But the two talks I did attend and where I was attentive where Hacking Sleep with JavaScript by Nick Rowe and Location-based Pokémon with Node.js by Stefanie Taepke.

Nick built himself a nice smart home powered by node.js, with automatic light dimming for an even better sleep. Definitely an interesting topic, though his setup isn’t the cheapest one. Stefanie built a prototype of a Location-based Pokémon game. There’s an online Pokédex you can use if you want to do something similar: Pokéapi - The Pokémon RESTful API.

For jsconfeu I was more focused and I tried to take at least a few notes per talk to remember all the stuff I heard. I did manage to tweet a photo of each talk I attended, so if you’re into that check my twitter stream from Saturday and Sunday.

Following are a few short notes per talk.

Day 1

After a nice intro (wait for the videos), Jake Archibald started with The ServiceWorker is coming; look busy. With this new addition to the browser stack web app can finally easily compete with native apps when it comes to notifications, background sync and offline-first. Definitely worth a watch.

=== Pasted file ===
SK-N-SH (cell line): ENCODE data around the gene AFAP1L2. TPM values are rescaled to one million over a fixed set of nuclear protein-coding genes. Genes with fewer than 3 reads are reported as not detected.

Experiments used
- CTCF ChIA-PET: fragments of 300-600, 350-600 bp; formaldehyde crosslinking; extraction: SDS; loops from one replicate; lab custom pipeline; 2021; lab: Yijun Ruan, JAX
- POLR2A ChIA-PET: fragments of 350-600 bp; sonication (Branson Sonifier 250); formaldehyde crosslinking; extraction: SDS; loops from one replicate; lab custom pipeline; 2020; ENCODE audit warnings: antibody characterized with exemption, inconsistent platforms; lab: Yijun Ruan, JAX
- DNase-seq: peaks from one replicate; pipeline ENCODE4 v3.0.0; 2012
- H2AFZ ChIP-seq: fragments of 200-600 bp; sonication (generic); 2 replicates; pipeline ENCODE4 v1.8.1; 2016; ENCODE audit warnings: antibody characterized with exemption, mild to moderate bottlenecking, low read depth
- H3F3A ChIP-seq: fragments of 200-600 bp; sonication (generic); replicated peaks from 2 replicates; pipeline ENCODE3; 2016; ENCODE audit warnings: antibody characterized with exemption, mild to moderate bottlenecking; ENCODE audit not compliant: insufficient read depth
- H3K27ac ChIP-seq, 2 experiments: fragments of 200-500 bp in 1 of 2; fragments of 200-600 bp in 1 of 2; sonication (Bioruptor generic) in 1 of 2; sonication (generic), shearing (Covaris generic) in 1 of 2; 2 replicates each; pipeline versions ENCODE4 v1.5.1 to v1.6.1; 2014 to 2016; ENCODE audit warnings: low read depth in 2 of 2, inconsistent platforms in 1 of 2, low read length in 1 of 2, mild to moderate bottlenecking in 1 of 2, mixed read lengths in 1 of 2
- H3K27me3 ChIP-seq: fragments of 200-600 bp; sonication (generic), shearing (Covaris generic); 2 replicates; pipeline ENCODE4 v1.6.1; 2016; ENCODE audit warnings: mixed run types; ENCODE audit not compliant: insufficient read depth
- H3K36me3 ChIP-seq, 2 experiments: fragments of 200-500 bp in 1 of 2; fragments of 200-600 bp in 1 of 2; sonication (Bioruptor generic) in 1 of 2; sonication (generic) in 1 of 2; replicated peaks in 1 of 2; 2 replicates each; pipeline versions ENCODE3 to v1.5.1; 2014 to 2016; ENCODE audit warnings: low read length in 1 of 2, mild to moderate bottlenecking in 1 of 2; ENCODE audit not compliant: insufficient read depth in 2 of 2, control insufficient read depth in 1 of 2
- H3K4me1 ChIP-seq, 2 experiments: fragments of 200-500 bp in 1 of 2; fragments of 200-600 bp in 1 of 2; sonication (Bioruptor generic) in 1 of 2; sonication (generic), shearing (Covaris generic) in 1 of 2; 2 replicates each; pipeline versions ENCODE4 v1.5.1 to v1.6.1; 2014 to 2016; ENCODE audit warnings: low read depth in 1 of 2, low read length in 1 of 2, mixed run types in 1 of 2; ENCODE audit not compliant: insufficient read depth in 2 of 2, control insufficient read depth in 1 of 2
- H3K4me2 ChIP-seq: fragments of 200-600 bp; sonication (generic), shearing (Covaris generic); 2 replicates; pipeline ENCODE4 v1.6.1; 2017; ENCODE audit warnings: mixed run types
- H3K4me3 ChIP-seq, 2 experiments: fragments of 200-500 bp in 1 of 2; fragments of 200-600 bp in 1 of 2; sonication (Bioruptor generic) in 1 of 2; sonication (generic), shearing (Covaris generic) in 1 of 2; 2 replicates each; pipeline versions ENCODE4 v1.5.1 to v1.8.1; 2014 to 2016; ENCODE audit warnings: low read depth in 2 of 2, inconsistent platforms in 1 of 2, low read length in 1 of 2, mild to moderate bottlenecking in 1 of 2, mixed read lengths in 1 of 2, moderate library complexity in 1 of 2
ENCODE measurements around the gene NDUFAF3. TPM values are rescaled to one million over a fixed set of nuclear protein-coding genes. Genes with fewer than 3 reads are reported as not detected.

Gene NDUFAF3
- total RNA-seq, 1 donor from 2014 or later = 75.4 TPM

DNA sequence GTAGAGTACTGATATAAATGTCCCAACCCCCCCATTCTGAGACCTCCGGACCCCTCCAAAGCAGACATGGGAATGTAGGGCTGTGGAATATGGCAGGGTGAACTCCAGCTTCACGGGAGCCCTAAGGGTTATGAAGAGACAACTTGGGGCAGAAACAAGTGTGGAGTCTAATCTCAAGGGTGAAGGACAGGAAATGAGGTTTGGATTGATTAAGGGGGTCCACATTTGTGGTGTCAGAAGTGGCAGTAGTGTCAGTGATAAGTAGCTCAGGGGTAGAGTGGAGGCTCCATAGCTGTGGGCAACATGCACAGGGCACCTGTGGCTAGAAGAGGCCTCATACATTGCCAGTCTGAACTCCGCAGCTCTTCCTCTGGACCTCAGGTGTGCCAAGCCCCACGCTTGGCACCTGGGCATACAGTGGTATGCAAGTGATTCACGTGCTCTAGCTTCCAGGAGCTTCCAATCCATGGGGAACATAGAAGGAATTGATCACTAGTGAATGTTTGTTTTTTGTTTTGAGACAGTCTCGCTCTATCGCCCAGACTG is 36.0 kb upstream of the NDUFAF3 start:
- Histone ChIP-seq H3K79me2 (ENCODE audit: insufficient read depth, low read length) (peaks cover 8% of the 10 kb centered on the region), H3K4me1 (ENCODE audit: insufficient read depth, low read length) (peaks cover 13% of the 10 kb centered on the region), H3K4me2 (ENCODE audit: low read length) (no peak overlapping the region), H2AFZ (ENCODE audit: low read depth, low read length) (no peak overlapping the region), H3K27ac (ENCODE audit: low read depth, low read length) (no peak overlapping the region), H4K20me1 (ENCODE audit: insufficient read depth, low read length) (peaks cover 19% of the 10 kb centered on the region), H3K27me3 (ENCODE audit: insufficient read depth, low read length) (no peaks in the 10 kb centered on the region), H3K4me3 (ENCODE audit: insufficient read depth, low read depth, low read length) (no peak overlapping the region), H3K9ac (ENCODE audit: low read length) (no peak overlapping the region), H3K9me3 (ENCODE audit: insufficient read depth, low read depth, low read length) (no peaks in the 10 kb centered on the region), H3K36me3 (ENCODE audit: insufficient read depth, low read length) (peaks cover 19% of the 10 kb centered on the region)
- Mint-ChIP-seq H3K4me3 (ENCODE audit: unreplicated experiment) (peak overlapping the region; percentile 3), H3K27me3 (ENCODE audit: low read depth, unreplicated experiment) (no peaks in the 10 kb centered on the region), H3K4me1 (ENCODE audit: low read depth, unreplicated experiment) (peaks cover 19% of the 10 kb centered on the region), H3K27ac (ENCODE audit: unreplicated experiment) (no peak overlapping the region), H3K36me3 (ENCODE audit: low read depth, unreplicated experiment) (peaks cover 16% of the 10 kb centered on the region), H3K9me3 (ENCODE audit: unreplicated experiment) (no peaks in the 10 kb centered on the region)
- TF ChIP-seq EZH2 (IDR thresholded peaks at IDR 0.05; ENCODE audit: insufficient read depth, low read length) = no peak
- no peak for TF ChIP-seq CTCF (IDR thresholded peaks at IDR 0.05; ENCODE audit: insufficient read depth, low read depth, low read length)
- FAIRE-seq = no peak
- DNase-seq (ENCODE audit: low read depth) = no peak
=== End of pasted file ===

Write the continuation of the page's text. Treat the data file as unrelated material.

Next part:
The talk was followed by We Will All Be Game Programmers from Hunter Loftis. Today’s apps use a lot of the ideas that were used in games years ago, maybe we should have a look at game developing techniques and tooling a bit more to see what’s relevant for modern web app programming.


JavaScript Level 9000 by Christoph Martens explained a lot of low-level stuff in JavaScript. I’m not that into JavaScript yet, so I didn’t take too much from it with me.